Neutrons Matter exists in four basic states: solid. When there are uneven combinations they are called ions and isotopes. Read: Atomic Structure . 99% of all matter in the universe is plasma. Read: Elements. On Earth mass and weight are identical although they often measuring using different systems. Electrons. gas and plasma. a compound. Read: Mass.Protons. It is important to understand the conceptual difference between the two and how density is related. Each has a specific function within the atom and the combinations determine the elements listed on the Periodic Table. Note the formula for mass in the reading. In the rest of the universe. Nature of Matter Physical science covers a lot of ground so the chapter has been organized into two parts: the nature of matter and force/motion/energy. Compounds.Chapter 3a: Physical Science. Mixtures . liquid. this is not the case. & neutrons. Read: Solid. electrons. Gas Matter can change form either by physical change or chemical change. An example of manmade plasma is a fluorescent bulb. however. Liquid. Plasma is ionized gas in which is made up of the the same basis atomic structure although it contains electrons which are not bound to the nucleus making it electrically conductive. Read: Physical & Chemical Change Matter can exist as either an element. or a mixture. Density The three parts of the atom are protons. Weight.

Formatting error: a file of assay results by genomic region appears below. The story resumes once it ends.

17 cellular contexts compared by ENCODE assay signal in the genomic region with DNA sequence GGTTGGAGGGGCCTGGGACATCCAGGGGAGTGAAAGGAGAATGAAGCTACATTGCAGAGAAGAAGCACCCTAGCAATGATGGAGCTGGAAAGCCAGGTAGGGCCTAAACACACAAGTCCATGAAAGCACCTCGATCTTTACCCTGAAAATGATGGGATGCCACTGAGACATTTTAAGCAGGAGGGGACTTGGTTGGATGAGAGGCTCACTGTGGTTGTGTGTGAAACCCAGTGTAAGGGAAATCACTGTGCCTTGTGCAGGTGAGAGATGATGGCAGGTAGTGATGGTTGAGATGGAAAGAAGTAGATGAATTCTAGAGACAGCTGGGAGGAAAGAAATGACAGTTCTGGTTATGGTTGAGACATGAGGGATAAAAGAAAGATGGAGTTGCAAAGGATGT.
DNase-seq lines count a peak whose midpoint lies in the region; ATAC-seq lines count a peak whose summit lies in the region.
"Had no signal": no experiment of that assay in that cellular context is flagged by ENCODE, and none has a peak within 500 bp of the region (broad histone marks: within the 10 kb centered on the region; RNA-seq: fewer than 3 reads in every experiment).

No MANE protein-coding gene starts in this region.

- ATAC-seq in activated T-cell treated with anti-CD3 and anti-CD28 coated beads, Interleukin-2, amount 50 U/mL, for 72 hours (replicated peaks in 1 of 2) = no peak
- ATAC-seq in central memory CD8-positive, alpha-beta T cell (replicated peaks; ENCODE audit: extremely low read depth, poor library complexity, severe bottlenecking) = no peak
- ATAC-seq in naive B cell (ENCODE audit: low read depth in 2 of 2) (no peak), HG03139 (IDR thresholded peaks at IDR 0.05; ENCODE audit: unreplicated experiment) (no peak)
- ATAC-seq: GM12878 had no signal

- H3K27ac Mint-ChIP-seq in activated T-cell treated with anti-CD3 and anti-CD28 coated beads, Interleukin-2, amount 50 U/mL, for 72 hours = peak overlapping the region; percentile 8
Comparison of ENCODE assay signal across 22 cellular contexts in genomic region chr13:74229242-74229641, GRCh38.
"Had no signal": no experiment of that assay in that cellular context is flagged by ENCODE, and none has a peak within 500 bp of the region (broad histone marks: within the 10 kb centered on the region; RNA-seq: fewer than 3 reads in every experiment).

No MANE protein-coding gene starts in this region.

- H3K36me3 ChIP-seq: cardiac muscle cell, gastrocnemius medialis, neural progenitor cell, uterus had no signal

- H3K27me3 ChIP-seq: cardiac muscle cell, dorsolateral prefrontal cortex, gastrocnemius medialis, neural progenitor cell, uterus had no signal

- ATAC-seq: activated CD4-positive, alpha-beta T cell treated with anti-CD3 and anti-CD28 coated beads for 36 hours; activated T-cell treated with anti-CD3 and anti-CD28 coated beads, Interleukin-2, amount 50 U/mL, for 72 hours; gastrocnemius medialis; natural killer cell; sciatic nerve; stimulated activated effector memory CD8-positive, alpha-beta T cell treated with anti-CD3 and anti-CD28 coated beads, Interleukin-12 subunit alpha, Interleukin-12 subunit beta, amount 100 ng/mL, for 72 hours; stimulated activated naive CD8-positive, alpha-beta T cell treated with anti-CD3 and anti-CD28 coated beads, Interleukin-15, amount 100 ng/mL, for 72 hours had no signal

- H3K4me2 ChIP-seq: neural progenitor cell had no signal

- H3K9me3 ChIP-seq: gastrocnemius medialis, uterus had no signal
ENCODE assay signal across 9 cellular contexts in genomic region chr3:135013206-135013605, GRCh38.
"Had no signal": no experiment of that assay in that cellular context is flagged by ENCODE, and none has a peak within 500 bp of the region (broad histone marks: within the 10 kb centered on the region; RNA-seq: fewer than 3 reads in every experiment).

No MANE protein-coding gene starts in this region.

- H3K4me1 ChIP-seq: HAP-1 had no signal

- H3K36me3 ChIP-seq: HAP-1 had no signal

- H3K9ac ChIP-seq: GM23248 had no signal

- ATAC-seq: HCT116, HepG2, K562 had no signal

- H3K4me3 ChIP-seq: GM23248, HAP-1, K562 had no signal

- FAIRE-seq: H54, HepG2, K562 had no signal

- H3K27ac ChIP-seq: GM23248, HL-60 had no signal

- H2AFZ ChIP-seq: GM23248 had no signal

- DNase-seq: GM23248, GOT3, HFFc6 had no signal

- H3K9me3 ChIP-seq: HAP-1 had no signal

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In actuality. is called A neutron walked into a bar and hydrogen (the abbreviation for hydrogen is H). These particles have different properties. Electrons are tiny. Let's look at one type of atom: The atom above. made up of one proton and one electron. You can dismantle one of the watches: take the back off. very light particles that have a negative electrical charge (-). In other words. Protons are much larger and heavier than electrons and have the opposite charge. protons have a positive charge. therefore it would take almost 20 million hydrogen atoms to make a line as long as the dash. if the proton was the size depicted above.Atomic Structure http://web.htm Atomic Structure An updated version of this lesson is available at Visionlearning: Atomic Theory & Ions & Isotopes In the last lesson we learned that atoms were particles of elements. The electron is constantly spinning around the center of the atom (called the nucleus). now the watch no longer behaves like a watch.jjay. if you have 100 watches. the electron would actually be spinning approximately 0. is approximately 5 x 10-8 mm in diameter. substances that could not be broken down further. Each atom is made up of a combination of these particles. we have to clarify this statement. if you have 1 ton.cuny. peer inside and pull things out. What keeps the two from crashing into each other? "for you. In the sub-atomic world. this dash . To put that in perspective." The particles in an atom are not still. the whole atom would be about the size of Giants Stadium. However. sort of like tiny billiard balls. when we do the atom looses its chemical properties.5 km (or about a quarter of a mile) away from the nucleus. In other words. however. so that the proton were the size depicted above.edu/~acarpi/NSC/3-atoms. The proton and electron asked how much for a drink. The electron however. Taking this into consideration. all of these units have the same properties. the electron is a wave that surrounds the 1 of 3 9/18/2012 7:00 PM . has some of the properties of a wave. Another peculiarity of this tiny world is the particles themselves. For example. the electron is more similar to a beam of light than it is to a billiard ball. An atom cannot be broken down further without changing the chemical nature of the substance. or one watch.Internet Chemistry Jokes of the spinning electron keeps the two particles from coming into contact with each other much as the earth's rotation keeps it from plunging into the sun. an atom of hydrogen would look like this: A Hydrogen Atom Keep in mind that atoms are extremely small. So what does an atom look like inside? Atoms are made up of 3 types of particles electrons . for example. The centrigugal force -Jaime . attract each other. In examining atomic structure though. however neutrons have no electrical charge. things often behave a bit strangely. stay together because just like two magnets. protons and neutrons . Protons and neutrons behave like small particles. One hydrogen atom. For example. they all behave like watches and tell time. take the batteries out. First of all. We can break down the atom of oxygen into smaller particles. Neutrons are large and heavy like protons. 1 gram or 1 atom of oxygen. the opposite electrical charges The bartender replied.is approximately 1 mm in length. Thus to represent it as a small particle spinning around a nucleus is slightly misleading. If we were to draw the hydrogen atom above to scale. no charge. the electron actually spins very far from the nucleus.